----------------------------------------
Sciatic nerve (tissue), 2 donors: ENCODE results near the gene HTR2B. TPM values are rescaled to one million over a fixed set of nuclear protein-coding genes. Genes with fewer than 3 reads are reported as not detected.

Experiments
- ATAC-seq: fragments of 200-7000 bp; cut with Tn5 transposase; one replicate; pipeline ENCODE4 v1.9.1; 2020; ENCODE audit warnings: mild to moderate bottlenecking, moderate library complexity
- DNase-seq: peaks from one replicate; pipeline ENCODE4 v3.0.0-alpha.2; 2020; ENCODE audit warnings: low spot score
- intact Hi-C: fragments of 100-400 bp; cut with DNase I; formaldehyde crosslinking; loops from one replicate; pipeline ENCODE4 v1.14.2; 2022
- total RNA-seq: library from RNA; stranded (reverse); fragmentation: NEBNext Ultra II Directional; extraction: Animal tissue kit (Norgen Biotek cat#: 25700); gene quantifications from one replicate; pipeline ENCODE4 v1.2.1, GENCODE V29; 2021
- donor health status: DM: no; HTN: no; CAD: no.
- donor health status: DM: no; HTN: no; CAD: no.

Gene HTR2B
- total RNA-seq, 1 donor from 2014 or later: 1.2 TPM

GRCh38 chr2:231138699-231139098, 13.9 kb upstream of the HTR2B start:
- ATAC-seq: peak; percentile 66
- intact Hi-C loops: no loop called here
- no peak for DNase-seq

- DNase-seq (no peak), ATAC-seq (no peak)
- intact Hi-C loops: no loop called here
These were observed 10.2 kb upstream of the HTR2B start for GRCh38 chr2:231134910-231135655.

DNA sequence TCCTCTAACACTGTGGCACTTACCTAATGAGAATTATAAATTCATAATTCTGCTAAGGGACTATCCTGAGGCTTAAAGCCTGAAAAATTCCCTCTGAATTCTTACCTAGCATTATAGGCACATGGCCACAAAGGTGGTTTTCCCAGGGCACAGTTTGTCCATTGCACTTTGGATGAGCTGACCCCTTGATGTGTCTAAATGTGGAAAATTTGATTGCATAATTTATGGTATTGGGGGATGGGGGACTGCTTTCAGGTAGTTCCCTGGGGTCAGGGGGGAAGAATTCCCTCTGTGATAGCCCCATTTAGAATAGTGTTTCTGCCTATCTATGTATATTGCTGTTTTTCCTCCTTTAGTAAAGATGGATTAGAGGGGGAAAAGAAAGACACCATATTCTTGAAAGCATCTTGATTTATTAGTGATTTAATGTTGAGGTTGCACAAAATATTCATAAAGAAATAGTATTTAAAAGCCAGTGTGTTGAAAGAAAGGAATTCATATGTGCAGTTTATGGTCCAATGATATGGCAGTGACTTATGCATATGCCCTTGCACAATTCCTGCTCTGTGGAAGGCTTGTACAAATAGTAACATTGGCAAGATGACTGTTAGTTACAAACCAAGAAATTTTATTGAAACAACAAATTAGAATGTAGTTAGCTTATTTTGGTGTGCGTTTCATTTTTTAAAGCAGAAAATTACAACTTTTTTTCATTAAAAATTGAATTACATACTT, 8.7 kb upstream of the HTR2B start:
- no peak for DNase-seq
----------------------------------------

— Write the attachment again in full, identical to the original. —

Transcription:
Sciatic nerve (tissue), 2 donors: ENCODE results near the gene HTR2B. TPM values are rescaled to one million over a fixed set of nuclear protein-coding genes. Genes with fewer than 3 reads are reported as not detected.

Experiments
- ATAC-seq: fragments of 200-7000 bp; cut with Tn5 transposase; one replicate; pipeline ENCODE4 v1.9.1; 2020; ENCODE audit warnings: mild to moderate bottlenecking, moderate library complexity
- DNase-seq: peaks from one replicate; pipeline ENCODE4 v3.0.0-alpha.2; 2020; ENCODE audit warnings: low spot score
- intact Hi-C: fragments of 100-400 bp; cut with DNase I; formaldehyde crosslinking; loops from one replicate; pipeline ENCODE4 v1.14.2; 2022
- total RNA-seq: library from RNA; stranded (reverse); fragmentation: NEBNext Ultra II Directional; extraction: Animal tissue kit (Norgen Biotek cat#: 25700); gene quantifications from one replicate; pipeline ENCODE4 v1.2.1, GENCODE V29; 2021
- donor health status: DM: no; HTN: no; CAD: no.
- donor health status: DM: no; HTN: no; CAD: no.

Gene HTR2B
- total RNA-seq, 1 donor from 2014 or later: 1.2 TPM

GRCh38 chr2:231138699-231139098, 13.9 kb upstream of the HTR2B start:
- ATAC-seq: peak; percentile 66
- intact Hi-C loops: no loop called here
- no peak for DNase-seq

- DNase-seq (no peak), ATAC-seq (no peak)
- intact Hi-C loops: no loop called here
These were observed 10.2 kb upstream of the HTR2B start for GRCh38 chr2:231134910-231135655.

DNA sequence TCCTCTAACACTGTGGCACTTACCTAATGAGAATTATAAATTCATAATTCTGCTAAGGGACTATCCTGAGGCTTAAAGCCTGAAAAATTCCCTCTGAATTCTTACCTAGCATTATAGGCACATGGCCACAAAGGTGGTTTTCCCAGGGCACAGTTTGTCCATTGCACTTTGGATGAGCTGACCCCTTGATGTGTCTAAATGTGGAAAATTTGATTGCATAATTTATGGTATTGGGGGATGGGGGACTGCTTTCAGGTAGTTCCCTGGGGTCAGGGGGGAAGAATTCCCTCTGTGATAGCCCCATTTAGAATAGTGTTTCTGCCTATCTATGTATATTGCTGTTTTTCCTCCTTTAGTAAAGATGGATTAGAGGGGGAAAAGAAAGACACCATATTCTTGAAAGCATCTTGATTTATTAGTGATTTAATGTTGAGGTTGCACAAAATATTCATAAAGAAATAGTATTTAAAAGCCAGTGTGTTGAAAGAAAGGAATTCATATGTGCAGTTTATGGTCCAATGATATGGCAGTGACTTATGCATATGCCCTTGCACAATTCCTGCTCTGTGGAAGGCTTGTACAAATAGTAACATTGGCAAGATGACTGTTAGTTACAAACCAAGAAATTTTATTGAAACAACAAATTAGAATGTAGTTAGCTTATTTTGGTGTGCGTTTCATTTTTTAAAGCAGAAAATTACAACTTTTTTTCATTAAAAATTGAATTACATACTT, 8.7 kb upstream of the HTR2B start:
- no peak for DNase-seq